To be clear, President Biden has said military action by Russia could come at any time.  The United States Government will not be in a position to evacuate U.S. citizens in such a contingency.  So U.S. citizens currently present in Ukraine should plan accordingly, including by availing themselves of commercial options should they choose to leave the country.

We always encourage U.S. citizens to read the entire Travel Advisory themselves, but I would like to reiterate a few key points and ask you to help us share them.

This elevation of the Travel Advisory level comes as there are reports Russia is planning significant military action against Ukraine.  We want U.S. citizens in Ukraine to know that the security conditions, particularly along Ukraine’s borders, in Russia-occupied Crimea, and in Russia-controlled eastern Ukraine, are unpredictable and can deteriorate with little notice.

We want U.S. citizens in Ukraine to be aware, for their planning purposes, that Russian military action anywhere in Ukraine would severely impact the U.S. Embassy’s ability to provide consular services, including assistance to U.S. citizens in departing Ukraine.

Our Travel Advisory update asks all U.S. citizens in Ukraine to complete an online form so that we may better communicate with them.  This is especially important if they plan to remain in Ukraine.  That form is available on travel.state.gov and on the website of the U.S. Embassy in Kyiv.

And as always, we urge U.S. citizens to register with our Smart Traveler Enrollment Program, STEP.state.gov, so they can receive important messages about Ukraine, including timely Alerts and updates to Travel Advisories.

Again, we recommend that U.S. citizens in Ukraine: one, consider departing now using commercial or other privately available transportation options; two, use the online form in our updated Travel Advisory to tell us their plans, so that we can best conduct our ongoing contingency planning; and three, register in STEP to ensure you receive alerts and guidance from the State Department.

With that, I turn it back to our Moderator.  Thank you.

MODERATOR:  Thank you both.  Operator, if you wouldn’t mind repeating the instructions to pose a question, please.

OPERATOR:  Thank you.  If you have not already done so, you need to press 1 then 0 on your telephone keypad to place yourself in queue for questions.  To remove yourself at any time, you may repeat the 1 then 0 command.  Please stand by for the first question.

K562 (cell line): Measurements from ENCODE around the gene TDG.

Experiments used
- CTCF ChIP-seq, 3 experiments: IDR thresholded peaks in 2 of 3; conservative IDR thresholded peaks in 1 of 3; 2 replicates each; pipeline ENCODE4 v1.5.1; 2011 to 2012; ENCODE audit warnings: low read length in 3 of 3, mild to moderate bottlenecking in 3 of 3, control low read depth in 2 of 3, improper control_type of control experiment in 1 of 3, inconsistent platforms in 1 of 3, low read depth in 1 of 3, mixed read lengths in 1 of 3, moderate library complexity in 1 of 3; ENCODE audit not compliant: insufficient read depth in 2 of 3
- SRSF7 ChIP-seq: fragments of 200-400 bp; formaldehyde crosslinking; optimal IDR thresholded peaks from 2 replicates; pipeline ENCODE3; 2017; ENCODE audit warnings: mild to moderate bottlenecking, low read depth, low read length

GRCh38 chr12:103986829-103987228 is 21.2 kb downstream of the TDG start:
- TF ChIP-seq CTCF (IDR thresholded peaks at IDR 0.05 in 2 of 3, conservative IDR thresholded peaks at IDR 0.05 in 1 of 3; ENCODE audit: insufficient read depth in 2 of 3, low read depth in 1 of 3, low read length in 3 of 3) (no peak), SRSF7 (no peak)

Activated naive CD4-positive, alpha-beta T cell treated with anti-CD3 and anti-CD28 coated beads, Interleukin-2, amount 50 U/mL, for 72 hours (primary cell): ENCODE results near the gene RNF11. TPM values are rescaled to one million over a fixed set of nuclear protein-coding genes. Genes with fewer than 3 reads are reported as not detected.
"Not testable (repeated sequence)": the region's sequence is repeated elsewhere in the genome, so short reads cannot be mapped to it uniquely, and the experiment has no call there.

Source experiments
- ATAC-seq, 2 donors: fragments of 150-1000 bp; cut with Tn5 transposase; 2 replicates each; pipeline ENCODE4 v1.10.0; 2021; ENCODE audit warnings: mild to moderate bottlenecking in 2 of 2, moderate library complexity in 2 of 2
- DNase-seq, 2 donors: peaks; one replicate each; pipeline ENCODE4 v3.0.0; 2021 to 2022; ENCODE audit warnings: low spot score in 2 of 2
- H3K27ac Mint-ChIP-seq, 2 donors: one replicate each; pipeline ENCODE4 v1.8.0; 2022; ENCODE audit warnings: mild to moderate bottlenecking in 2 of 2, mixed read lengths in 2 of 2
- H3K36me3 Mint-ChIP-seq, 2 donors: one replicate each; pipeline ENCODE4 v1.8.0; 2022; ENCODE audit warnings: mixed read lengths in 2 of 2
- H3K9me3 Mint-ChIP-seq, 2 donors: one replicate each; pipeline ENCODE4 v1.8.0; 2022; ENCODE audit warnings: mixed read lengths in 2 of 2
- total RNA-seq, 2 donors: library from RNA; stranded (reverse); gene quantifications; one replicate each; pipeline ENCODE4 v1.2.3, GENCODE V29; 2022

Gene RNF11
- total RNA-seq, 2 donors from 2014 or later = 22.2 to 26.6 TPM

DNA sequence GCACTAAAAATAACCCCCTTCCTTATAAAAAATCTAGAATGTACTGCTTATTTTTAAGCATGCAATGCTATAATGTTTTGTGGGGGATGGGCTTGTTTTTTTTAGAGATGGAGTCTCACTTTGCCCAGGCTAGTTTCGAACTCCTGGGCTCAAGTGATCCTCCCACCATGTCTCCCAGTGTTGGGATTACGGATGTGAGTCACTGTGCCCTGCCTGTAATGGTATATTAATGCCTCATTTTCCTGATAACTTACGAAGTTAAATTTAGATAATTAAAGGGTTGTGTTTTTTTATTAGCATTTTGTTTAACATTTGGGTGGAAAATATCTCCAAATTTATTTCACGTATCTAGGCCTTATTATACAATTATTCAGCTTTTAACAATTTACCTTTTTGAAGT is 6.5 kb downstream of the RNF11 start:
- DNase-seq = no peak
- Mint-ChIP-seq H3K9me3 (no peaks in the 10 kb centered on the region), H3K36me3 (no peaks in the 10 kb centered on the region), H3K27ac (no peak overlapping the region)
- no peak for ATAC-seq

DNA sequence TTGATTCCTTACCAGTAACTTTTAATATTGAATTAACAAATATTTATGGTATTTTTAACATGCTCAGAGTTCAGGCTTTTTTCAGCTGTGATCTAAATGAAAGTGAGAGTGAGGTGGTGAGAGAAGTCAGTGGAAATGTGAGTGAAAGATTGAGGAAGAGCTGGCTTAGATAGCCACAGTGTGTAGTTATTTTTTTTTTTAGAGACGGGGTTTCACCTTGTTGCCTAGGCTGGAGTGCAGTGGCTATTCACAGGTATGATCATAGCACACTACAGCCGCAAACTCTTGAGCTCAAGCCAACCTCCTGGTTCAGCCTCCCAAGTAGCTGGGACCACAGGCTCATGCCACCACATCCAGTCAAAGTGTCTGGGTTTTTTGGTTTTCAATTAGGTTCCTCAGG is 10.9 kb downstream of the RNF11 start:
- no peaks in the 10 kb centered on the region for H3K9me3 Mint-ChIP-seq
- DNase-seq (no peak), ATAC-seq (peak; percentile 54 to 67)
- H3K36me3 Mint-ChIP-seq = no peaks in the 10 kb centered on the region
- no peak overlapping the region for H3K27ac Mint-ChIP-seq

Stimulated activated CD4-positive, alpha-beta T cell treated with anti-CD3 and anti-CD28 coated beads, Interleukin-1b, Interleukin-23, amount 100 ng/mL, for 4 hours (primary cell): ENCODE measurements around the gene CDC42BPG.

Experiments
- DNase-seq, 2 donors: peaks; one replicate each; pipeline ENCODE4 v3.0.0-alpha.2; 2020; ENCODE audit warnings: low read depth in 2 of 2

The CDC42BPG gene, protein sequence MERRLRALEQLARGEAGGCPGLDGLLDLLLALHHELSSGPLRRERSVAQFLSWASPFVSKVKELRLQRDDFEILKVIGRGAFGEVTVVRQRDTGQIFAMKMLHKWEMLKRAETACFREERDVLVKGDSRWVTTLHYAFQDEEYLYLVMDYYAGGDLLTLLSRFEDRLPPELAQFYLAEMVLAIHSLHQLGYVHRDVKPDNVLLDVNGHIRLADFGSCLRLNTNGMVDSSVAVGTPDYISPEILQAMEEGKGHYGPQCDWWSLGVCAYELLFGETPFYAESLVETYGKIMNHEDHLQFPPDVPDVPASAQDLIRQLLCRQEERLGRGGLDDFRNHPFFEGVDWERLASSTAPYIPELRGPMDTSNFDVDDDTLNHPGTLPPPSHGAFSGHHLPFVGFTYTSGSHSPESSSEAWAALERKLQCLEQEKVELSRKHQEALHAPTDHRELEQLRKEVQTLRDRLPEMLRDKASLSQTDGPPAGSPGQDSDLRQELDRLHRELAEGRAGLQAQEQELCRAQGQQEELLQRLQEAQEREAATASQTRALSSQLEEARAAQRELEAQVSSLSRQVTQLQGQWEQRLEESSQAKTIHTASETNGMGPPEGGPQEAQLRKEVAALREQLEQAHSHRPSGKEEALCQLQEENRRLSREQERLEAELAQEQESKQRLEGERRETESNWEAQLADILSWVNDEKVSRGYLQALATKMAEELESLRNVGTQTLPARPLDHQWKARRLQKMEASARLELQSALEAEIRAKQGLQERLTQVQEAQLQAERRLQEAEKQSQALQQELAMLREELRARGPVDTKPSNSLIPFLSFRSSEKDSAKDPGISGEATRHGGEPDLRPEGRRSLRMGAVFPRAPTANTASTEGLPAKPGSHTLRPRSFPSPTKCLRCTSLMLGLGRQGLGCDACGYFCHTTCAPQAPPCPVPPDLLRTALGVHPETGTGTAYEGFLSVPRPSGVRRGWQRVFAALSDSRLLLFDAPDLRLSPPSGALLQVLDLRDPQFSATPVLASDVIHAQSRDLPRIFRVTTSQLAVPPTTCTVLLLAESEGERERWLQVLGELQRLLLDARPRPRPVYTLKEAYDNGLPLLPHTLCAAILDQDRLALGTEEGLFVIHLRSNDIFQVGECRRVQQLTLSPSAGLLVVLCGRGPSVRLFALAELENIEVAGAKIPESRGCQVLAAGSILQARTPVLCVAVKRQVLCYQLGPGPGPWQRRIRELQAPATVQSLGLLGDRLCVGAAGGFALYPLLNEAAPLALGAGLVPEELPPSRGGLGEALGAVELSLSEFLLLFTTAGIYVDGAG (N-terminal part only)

MODERATOR:  We’ll go to the line of Matt Lee, please.

OPERATOR:  And your line is open.

QUESTION:  Yeah?  Can you hear me?

MODERATOR:  We have you.

OPERATOR:  Yep.

QUESTION:   Yes?  Okay, cool.  Thanks.  Look, I know, and I don’t want to get into this – we spar over this all the time.  Do you have any idea how many Americans are registered under the STEP program in Ukraine?  I know that you do, and so I want to stop you from saying oh, well, it changes all the time.  How many are registered right now?  Thank you.

SENIOR STATE DEPARTMENT OFFICIAL TWO:  I can take that.  Look, you’ve probably even sparred with me, but I’m going to have to tell you what we generally tell everybody.  U.S. citizens —

QUESTION:  Yeah, but —

SENIOR STATE DEPARTMENT OFFICIAL TWO:  I’m sorry, if I can continue.  U.S. citizens aren’t required to register with us, and so it’s not a number that we are able to share because we don’t have a solid number, and it’s not helpful to share estimated numbers with you.  So unfortunately, I’m not going to be able to give you a solid number.

MODERATOR:  We’ll go to the line of Halley Toosi, please.

OPERATOR:  One moment, please.  Your line is open.

QUESTION:  Hi.  Guys, can you just please clarify, like, exactly what this order is?  Like, you’re ordering the relatives of all of the diplomats to leave, but you’re giving, like, the option to some or all of the diplomats themselves to leave?  Like, it’s written in this really confusing way, and I’d be really grateful if you could clarify what it actually means.  Thank you.

SENIOR STATE DEPARTMENT OFFICIAL ONE:  I’m happy to jump in, and then my colleague may want to jump in as well.  So what the U.S. Department of State is doing is authorizing the voluntary departure – so that means authorized departure – authorizing the voluntary departure of non-emergency U.S. Government employees.  At the same time, the department has ordered the departure of family members of U.S. Government employees at the U.S. Embassy in Kyiv.

So authorized departure gives these employees the option to depart if they wish.  Departure is not required.  Family members, however, are required to depart the country, and the U.S. Embassy’s authorized and ordered departure status will be reviewed in no later than 30 days.  So I hope that’s helpful, and I don’t know if my colleague wants to add something.

SENIOR STATE DEPARTMENT OFFICIAL TWO:  Yeah, and I’ll – thank you.  Yeah, I’ll just jump in and say that under the no-double-standard policy, we are in turn advising U.S. citizens of what we are authorizing and ordering our official personnel to do, so that they have the same information that our official staff does.  Thanks.

MODERATOR:  We’ll go to the line of Kylie Atwood, please.

QUESTION:  Hi, everyone.  Thanks for doing this.  I know there’s been a lot swirling about this over the weekend, so we appreciate it.  Quick question, I am wondering – I understand that you guys are doing this out of an abundance of caution.  But how do we explain why this abundance of caution action was taken now versus taken yesterday or the day before or the day before that? Is there anything that has changed to add additional threat to U.S. Government personnel in Ukraine over the last 24 hours or so that triggered this?  Thank you.